“You and half the world population were turned to dust, Natasha was determined to bring you back,” Clint started, his face growing sadder with each word. “We have to find these damn magic stones or whatever, she and I got sent to retrieve the one where you had to sacrifice someone you loved by throwing them over a cliff to get it.”

 

“You threw her over a cliff?” Yelena knew that even if he was a fellow avenger, Natasha could have beaten Clint hands down. 

 

“No,” Clint tried to continue the story, but the tears threatening to spill over where too much to get out much. “I—“

 

That’s when it dawned on Yelena. This was Natasha’s partner. Her best friend. She trusted him with her life, and he trusted her with his. Neither of them ever would have allowed the other to be the one to die. 

 

“She jumped,” Yelena slowly lowered her gun and dropped it to the grass. 

 

I jumped,” Clint corrected, taking a shuddering breath to begin his explanation. “We sat there for hours arguing, even physically fought over who was going over. I got her down long enough to pull away and jump, but she dove over the cliff after me, hooked a rappel line from my belt to the mountain. I grabbed her hand, but she pushed off and she—“ 

 

He broke off, dropping his head in his hands for a moment before doing his best to compose himself and make eye contact with his best friend’s little sister. 

 

“It’s my fault,” was all he could make out.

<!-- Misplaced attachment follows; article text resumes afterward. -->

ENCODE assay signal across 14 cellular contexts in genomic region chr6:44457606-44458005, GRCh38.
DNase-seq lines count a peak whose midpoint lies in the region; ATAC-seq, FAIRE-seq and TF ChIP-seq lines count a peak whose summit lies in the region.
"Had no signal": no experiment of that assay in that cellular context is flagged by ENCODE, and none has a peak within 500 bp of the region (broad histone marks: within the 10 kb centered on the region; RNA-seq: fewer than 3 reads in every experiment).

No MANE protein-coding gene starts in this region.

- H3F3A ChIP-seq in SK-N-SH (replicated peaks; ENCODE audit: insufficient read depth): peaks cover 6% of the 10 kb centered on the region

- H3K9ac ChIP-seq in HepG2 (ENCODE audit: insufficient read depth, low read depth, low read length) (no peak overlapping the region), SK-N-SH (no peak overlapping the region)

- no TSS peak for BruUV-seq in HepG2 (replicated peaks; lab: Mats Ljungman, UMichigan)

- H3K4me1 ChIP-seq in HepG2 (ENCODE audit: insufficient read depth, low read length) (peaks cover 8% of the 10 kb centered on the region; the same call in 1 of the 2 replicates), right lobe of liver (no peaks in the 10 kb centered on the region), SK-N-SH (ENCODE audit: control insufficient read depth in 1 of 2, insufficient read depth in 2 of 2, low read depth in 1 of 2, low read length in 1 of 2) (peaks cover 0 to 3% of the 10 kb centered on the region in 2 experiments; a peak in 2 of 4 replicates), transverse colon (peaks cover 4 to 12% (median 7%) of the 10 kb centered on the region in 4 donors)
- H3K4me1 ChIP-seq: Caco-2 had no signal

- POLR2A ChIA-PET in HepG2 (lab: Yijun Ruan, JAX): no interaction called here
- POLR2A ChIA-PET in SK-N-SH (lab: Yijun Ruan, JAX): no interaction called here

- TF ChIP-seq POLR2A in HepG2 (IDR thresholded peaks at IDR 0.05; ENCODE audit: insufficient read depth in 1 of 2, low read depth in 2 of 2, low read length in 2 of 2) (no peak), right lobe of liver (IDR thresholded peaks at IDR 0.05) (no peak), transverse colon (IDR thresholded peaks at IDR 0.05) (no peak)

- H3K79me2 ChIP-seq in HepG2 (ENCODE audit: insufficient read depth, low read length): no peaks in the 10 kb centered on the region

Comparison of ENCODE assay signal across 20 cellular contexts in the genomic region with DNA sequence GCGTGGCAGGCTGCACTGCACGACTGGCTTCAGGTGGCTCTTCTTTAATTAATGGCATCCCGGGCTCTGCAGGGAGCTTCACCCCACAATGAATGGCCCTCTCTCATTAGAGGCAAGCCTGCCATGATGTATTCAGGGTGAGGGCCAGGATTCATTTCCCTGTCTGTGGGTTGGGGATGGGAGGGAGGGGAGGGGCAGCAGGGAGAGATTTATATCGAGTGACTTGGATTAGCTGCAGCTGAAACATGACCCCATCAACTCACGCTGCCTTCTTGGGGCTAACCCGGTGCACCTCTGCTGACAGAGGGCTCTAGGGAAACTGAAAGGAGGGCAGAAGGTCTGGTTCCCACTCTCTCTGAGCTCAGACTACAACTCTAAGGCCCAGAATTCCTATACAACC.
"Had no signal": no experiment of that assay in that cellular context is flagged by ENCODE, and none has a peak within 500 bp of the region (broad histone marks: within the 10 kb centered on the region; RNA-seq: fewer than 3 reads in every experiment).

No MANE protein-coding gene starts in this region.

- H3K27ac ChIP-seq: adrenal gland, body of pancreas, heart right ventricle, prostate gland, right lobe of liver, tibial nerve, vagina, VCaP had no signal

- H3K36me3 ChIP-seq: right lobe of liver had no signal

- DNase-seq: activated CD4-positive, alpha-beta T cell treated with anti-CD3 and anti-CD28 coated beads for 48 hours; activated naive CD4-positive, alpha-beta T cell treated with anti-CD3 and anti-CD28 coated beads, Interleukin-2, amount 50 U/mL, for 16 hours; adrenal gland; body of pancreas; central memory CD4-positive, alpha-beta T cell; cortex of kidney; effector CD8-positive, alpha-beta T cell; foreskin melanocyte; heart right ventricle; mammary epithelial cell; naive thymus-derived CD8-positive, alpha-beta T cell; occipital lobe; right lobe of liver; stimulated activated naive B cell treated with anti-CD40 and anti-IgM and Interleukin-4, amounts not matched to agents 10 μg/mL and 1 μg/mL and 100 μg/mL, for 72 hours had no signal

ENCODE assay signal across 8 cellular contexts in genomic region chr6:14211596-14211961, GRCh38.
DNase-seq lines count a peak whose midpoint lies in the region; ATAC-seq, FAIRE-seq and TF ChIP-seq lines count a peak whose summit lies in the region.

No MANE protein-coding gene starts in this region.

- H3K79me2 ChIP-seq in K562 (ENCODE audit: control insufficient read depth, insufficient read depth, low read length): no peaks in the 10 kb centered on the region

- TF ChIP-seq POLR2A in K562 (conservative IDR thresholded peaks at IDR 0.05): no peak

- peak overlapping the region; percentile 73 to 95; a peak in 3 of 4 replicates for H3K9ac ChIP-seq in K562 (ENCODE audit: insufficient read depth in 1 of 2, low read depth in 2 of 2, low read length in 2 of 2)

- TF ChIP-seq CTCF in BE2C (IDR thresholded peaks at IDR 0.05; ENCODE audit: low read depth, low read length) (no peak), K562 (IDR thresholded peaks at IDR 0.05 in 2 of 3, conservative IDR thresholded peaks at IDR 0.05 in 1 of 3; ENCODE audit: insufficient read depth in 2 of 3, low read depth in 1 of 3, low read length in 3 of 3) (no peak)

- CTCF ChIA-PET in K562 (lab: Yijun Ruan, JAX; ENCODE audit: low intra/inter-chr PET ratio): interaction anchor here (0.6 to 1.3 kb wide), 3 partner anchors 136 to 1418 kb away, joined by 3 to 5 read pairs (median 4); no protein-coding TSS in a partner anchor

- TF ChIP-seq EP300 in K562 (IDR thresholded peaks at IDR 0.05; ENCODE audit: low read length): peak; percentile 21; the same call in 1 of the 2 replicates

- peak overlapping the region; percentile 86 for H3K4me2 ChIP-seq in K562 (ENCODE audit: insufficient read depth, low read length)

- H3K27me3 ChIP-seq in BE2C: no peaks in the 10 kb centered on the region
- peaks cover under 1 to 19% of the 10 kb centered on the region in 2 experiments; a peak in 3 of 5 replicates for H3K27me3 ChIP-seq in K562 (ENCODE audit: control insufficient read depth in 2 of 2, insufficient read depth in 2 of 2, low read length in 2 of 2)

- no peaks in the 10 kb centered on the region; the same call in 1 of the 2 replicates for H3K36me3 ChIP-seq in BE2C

Yelena said nothing. Instead she slowly, silently walked to the porch and sat on the rocking chair beside Clint, staring straight ahead as she processed. They sat there for several minutes in the silence, before Yelena finally said quietly, “It was not your fault.” 

 

“What?” Clint turned to her in shock. 

 

Yelena stood up sharply and wandered to the edge of the porch, looking out at the property. 

 

“Val tried to convince me that you killed her, but I knew this felt wrong. Natasha always talked about you like you were her best friend,” she said, her back still to him, but she could sense him stand up and slowly approach to join her by the railing. “You got her out. Out of the Red Room, out of that hell of a life.” 

 

Yelena finally turned to look Clint in the eyes to see tears glimmering at the edges, matching her own. 

 

“Thank you for giving her the family the Red Room never allowed for us to have.” 

 

It only took a few more seconds before Yelena finally let out the sob that she had been holding back for what seemed like ages, and Clint immediately moved forward to wrap his arms around the young woman. She melted into his side and allowed him to hold while they both cried. When they were finally finished and there was nothing left for either of them to give, they separated and stood awkwardly on the porch for a few minutes, looking out at the farmland.